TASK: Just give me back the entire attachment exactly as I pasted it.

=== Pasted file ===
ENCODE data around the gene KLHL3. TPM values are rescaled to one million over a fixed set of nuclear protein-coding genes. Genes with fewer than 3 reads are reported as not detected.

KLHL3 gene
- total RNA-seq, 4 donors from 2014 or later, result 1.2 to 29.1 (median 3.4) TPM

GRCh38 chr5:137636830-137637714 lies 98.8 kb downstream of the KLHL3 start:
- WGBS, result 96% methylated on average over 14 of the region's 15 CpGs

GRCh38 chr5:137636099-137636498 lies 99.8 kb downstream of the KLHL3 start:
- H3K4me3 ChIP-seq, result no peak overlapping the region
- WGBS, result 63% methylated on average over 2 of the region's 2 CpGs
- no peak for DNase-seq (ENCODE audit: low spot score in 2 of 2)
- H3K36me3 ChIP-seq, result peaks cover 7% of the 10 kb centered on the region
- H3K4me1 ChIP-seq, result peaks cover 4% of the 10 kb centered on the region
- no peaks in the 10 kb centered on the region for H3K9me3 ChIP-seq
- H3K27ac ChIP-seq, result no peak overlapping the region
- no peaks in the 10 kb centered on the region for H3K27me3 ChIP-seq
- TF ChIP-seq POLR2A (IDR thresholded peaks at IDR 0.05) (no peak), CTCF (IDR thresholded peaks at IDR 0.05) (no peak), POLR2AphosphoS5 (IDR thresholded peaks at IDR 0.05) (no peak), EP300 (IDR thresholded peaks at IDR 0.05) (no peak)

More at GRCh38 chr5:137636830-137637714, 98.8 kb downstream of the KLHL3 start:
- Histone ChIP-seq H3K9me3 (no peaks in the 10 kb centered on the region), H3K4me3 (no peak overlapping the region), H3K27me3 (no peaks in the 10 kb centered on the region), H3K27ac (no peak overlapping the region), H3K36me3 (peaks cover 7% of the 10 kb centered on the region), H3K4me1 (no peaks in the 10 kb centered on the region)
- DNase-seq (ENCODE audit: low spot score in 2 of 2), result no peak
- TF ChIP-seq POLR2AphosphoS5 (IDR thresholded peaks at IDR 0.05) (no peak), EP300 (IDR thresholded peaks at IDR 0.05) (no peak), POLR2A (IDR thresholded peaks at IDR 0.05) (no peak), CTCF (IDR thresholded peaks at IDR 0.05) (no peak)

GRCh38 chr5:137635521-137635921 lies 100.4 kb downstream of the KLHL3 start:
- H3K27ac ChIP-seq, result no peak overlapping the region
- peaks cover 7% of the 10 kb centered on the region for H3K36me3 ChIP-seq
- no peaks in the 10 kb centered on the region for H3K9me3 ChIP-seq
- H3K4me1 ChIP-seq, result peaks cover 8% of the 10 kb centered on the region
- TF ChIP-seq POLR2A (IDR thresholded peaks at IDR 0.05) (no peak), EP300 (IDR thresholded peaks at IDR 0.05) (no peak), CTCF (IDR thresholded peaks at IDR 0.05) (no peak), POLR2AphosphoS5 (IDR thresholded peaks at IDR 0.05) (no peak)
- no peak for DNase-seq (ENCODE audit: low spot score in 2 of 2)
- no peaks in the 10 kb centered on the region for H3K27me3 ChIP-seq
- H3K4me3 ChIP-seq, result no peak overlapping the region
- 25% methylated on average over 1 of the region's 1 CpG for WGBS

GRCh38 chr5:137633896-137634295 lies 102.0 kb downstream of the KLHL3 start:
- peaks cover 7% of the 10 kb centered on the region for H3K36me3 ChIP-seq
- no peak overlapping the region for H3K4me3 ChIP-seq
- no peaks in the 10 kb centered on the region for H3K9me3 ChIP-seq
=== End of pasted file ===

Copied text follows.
ENCODE data around the gene KLHL3. TPM values are rescaled to one million over a fixed set of nuclear protein-coding genes. Genes with fewer than 3 reads are reported as not detected.

KLHL3 gene
- total RNA-seq, 4 donors from 2014 or later, result 1.2 to 29.1 (median 3.4) TPM

GRCh38 chr5:137636830-137637714 lies 98.8 kb downstream of the KLHL3 start:
- WGBS, result 96% methylated on average over 14 of the region's 15 CpGs

GRCh38 chr5:137636099-137636498 lies 99.8 kb downstream of the KLHL3 start:
- H3K4me3 ChIP-seq, result no peak overlapping the region
- WGBS, result 63% methylated on average over 2 of the region's 2 CpGs
- no peak for DNase-seq (ENCODE audit: low spot score in 2 of 2)
- H3K36me3 ChIP-seq, result peaks cover 7% of the 10 kb centered on the region
- H3K4me1 ChIP-seq, result peaks cover 4% of the 10 kb centered on the region
- no peaks in the 10 kb centered on the region for H3K9me3 ChIP-seq
- H3K27ac ChIP-seq, result no peak overlapping the region
- no peaks in the 10 kb centered on the region for H3K27me3 ChIP-seq
- TF ChIP-seq POLR2A (IDR thresholded peaks at IDR 0.05) (no peak), CTCF (IDR thresholded peaks at IDR 0.05) (no peak), POLR2AphosphoS5 (IDR thresholded peaks at IDR 0.05) (no peak), EP300 (IDR thresholded peaks at IDR 0.05) (no peak)

More at GRCh38 chr5:137636830-137637714, 98.8 kb downstream of the KLHL3 start:
- Histone ChIP-seq H3K9me3 (no peaks in the 10 kb centered on the region), H3K4me3 (no peak overlapping the region), H3K27me3 (no peaks in the 10 kb centered on the region), H3K27ac (no peak overlapping the region), H3K36me3 (peaks cover 7% of the 10 kb centered on the region), H3K4me1 (no peaks in the 10 kb centered on the region)
- DNase-seq (ENCODE audit: low spot score in 2 of 2), result no peak
- TF ChIP-seq POLR2AphosphoS5 (IDR thresholded peaks at IDR 0.05) (no peak), EP300 (IDR thresholded peaks at IDR 0.05) (no peak), POLR2A (IDR thresholded peaks at IDR 0.05) (no peak), CTCF (IDR thresholded peaks at IDR 0.05) (no peak)

GRCh38 chr5:137635521-137635921 lies 100.4 kb downstream of the KLHL3 start:
- H3K27ac ChIP-seq, result no peak overlapping the region
- peaks cover 7% of the 10 kb centered on the region for H3K36me3 ChIP-seq
- no peaks in the 10 kb centered on the region for H3K9me3 ChIP-seq
- H3K4me1 ChIP-seq, result peaks cover 8% of the 10 kb centered on the region
- TF ChIP-seq POLR2A (IDR thresholded peaks at IDR 0.05) (no peak), EP300 (IDR thresholded peaks at IDR 0.05) (no peak), CTCF (IDR thresholded peaks at IDR 0.05) (no peak), POLR2AphosphoS5 (IDR thresholded peaks at IDR 0.05) (no peak)
- no peak for DNase-seq (ENCODE audit: low spot score in 2 of 2)
- no peaks in the 10 kb centered on the region for H3K27me3 ChIP-seq
- H3K4me3 ChIP-seq, result no peak overlapping the region
- 25% methylated on average over 1 of the region's 1 CpG for WGBS

GRCh38 chr5:137633896-137634295 lies 102.0 kb downstream of the KLHL3 start:
- peaks cover 7% of the 10 kb centered on the region for H3K36me3 ChIP-seq
- no peak overlapping the region for H3K4me3 ChIP-seq
- no peaks in the 10 kb centered on the region for H3K9me3 ChIP-seq